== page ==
Then again, isn’t this all part of the challenge, and therefore relevant to GSP’s quest for greatness? After all, it’s one thing to return to his natural habitat and pick picking up his old title, one he held for some six years, yet quite another thing to establish himself at middleweight and take over there. Perhaps his attempt should be greeted not with scrutiny and cynicism – “He’s only at middleweight because he thinks Bisping is an easy fight!” – but with admiration and respect, viewed as the move of an older fighter out to confound the doubters and prove people wrong.
The truth, one suspects, lies somewhere between both points of view. No doubt the lure of Bisping and a UFC title in a second weight-class was key to GSP’s decision-making. He sensed an opportunity, saw what he perceived to be a beatable champion, one whose style would present him few problems, and exploited a fast-track to the top again, following four years out in the cold. It was, in light of this, a business decision as much as one rooted in sport and competition. But we must also not forget that many believed Bisping, riding a five-fight win-streak, was in some ways the worst kind of opponent for a returning Georges St-Pierre. Bigger, stronger, blessed with underrated takedown defence and unmatched stamina resources, the view of the contrarian was that ‘The Count’ could show St-Pierre just how far the game had progressed during his four-year absence, and do so by bullying and outlasting a perfectionist whose preparations, Bisping claimed, were anything but perfect.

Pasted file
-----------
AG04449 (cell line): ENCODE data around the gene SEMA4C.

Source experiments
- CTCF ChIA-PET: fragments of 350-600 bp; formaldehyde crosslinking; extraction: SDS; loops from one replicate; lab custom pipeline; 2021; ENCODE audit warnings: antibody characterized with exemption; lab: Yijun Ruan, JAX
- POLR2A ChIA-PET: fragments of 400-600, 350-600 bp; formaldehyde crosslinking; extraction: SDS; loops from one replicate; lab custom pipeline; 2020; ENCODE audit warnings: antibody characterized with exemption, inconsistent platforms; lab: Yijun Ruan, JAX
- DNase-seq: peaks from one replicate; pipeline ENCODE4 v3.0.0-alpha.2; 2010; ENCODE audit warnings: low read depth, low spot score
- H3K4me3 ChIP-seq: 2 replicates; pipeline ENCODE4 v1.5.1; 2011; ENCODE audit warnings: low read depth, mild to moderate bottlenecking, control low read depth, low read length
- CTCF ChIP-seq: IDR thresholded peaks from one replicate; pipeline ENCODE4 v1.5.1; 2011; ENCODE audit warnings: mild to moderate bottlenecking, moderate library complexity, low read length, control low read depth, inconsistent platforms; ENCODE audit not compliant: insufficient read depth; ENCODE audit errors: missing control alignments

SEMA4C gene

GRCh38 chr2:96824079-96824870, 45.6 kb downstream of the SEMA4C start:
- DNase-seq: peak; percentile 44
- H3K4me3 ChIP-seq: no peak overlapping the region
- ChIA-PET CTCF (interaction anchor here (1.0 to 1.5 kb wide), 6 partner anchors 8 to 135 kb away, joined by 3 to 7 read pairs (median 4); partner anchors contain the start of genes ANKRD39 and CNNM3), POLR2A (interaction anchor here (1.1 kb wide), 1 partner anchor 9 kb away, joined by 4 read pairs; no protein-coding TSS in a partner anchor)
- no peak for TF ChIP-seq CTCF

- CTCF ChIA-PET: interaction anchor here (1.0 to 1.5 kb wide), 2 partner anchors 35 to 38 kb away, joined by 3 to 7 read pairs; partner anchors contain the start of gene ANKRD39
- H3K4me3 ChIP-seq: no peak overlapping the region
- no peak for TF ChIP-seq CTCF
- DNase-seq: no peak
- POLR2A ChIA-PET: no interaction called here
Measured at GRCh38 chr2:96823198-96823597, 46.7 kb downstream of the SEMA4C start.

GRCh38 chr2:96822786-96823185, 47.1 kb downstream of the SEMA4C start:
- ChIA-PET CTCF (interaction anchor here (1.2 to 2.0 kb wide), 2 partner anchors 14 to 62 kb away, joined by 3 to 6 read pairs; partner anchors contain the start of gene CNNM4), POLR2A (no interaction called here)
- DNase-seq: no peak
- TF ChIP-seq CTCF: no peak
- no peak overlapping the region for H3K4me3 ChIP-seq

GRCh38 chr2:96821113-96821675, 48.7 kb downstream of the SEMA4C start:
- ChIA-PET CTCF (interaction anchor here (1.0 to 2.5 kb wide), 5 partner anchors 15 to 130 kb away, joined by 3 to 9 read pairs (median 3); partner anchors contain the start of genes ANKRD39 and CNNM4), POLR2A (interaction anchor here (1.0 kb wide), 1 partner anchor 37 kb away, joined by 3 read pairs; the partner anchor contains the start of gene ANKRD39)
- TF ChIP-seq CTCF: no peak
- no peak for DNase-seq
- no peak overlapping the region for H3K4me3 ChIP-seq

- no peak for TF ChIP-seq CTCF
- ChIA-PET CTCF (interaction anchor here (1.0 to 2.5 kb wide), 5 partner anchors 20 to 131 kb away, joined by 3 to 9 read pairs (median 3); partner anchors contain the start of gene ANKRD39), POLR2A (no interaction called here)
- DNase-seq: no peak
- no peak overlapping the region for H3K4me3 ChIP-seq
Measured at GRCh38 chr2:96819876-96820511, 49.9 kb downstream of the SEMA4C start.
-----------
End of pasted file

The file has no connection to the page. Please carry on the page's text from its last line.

It never happened. In the end, St-Pierre was simply too good, and the move to middleweight, on that basis, has proven a good one. It allowed him to jump the queue, snare Bisping before anyone else got there first, and add a second UFC title to his collection. It has also provided a fresh lick of paint to his name and reputation, introduced him to a new audience, and jogged the memories of those who had forgotten his greatness.
But that’s only step one. Steps two and three could be trickier. The longer he hangs around, as an artificial middleweight, the greater the risk becomes. Bigger men will start to circle. Intelligent men, younger men, tougher men; men who hit harder than those who punched him at welterweight. It could get rough.
It’s maybe then, and only then, Georges St-Pierre, the new UFC middleweight champion, will come to realise he’s unquestionably one of the greatest mixed martial artists of all-time, but no middleweight.